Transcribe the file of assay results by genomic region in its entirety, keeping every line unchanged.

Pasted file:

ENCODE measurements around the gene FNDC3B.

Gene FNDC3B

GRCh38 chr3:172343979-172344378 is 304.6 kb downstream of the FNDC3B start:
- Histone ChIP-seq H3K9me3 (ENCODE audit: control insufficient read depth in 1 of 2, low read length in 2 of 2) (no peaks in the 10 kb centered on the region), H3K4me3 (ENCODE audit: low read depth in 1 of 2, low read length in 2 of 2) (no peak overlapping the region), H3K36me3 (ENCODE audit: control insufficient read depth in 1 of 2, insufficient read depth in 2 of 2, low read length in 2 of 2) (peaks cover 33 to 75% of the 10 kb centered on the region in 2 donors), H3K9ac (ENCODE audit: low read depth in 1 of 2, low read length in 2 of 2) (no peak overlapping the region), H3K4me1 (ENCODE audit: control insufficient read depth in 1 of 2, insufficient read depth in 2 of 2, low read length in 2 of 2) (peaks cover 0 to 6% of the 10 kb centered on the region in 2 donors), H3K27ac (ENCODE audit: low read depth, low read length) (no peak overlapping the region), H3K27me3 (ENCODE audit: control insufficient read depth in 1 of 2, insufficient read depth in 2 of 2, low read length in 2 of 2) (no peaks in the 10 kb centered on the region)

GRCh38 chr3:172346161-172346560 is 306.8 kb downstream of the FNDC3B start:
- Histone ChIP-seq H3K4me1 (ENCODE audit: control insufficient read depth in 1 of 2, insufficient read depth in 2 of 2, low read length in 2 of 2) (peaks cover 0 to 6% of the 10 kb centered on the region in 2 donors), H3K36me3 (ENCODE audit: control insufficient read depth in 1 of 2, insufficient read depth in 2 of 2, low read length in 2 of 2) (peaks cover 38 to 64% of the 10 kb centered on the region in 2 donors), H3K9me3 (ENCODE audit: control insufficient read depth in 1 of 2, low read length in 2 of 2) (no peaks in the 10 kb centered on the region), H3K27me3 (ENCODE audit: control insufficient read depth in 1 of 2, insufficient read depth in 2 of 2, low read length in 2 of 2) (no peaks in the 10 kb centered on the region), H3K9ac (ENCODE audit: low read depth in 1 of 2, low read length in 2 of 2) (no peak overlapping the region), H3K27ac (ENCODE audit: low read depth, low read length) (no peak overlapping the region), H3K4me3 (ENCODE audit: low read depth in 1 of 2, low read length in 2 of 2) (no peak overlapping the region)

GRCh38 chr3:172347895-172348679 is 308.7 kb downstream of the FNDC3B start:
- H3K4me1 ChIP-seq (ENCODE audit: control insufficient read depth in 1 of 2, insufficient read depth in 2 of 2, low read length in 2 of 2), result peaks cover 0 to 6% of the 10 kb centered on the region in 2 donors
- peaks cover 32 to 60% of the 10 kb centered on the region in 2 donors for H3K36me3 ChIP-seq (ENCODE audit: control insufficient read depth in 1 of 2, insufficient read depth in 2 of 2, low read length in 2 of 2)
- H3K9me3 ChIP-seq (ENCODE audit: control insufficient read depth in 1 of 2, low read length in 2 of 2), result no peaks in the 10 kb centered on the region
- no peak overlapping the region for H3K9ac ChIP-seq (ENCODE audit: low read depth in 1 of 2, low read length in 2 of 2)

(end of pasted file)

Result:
ENCODE measurements around the gene FNDC3B.

Gene FNDC3B

GRCh38 chr3:172343979-172344378 is 304.6 kb downstream of the FNDC3B start:
- Histone ChIP-seq H3K9me3 (ENCODE audit: control insufficient read depth in 1 of 2, low read length in 2 of 2) (no peaks in the 10 kb centered on the region), H3K4me3 (ENCODE audit: low read depth in 1 of 2, low read length in 2 of 2) (no peak overlapping the region), H3K36me3 (ENCODE audit: control insufficient read depth in 1 of 2, insufficient read depth in 2 of 2, low read length in 2 of 2) (peaks cover 33 to 75% of the 10 kb centered on the region in 2 donors), H3K9ac (ENCODE audit: low read depth in 1 of 2, low read length in 2 of 2) (no peak overlapping the region), H3K4me1 (ENCODE audit: control insufficient read depth in 1 of 2, insufficient read depth in 2 of 2, low read length in 2 of 2) (peaks cover 0 to 6% of the 10 kb centered on the region in 2 donors), H3K27ac (ENCODE audit: low read depth, low read length) (no peak overlapping the region), H3K27me3 (ENCODE audit: control insufficient read depth in 1 of 2, insufficient read depth in 2 of 2, low read length in 2 of 2) (no peaks in the 10 kb centered on the region)

GRCh38 chr3:172346161-172346560 is 306.8 kb downstream of the FNDC3B start:
- Histone ChIP-seq H3K4me1 (ENCODE audit: control insufficient read depth in 1 of 2, insufficient read depth in 2 of 2, low read length in 2 of 2) (peaks cover 0 to 6% of the 10 kb centered on the region in 2 donors), H3K36me3 (ENCODE audit: control insufficient read depth in 1 of 2, insufficient read depth in 2 of 2, low read length in 2 of 2) (peaks cover 38 to 64% of the 10 kb centered on the region in 2 donors), H3K9me3 (ENCODE audit: control insufficient read depth in 1 of 2, low read length in 2 of 2) (no peaks in the 10 kb centered on the region), H3K27me3 (ENCODE audit: control insufficient read depth in 1 of 2, insufficient read depth in 2 of 2, low read length in 2 of 2) (no peaks in the 10 kb centered on the region), H3K9ac (ENCODE audit: low read depth in 1 of 2, low read length in 2 of 2) (no peak overlapping the region), H3K27ac (ENCODE audit: low read depth, low read length) (no peak overlapping the region), H3K4me3 (ENCODE audit: low read depth in 1 of 2, low read length in 2 of 2) (no peak overlapping the region)

GRCh38 chr3:172347895-172348679 is 308.7 kb downstream of the FNDC3B start:
- H3K4me1 ChIP-seq (ENCODE audit: control insufficient read depth in 1 of 2, insufficient read depth in 2 of 2, low read length in 2 of 2), result peaks cover 0 to 6% of the 10 kb centered on the region in 2 donors
- peaks cover 32 to 60% of the 10 kb centered on the region in 2 donors for H3K36me3 ChIP-seq (ENCODE audit: control insufficient read depth in 1 of 2, insufficient read depth in 2 of 2, low read length in 2 of 2)
- H3K9me3 ChIP-seq (ENCODE audit: control insufficient read depth in 1 of 2, low read length in 2 of 2), result no peaks in the 10 kb centered on the region
- no peak overlapping the region for H3K9ac ChIP-seq (ENCODE audit: low read depth in 1 of 2, low read length in 2 of 2)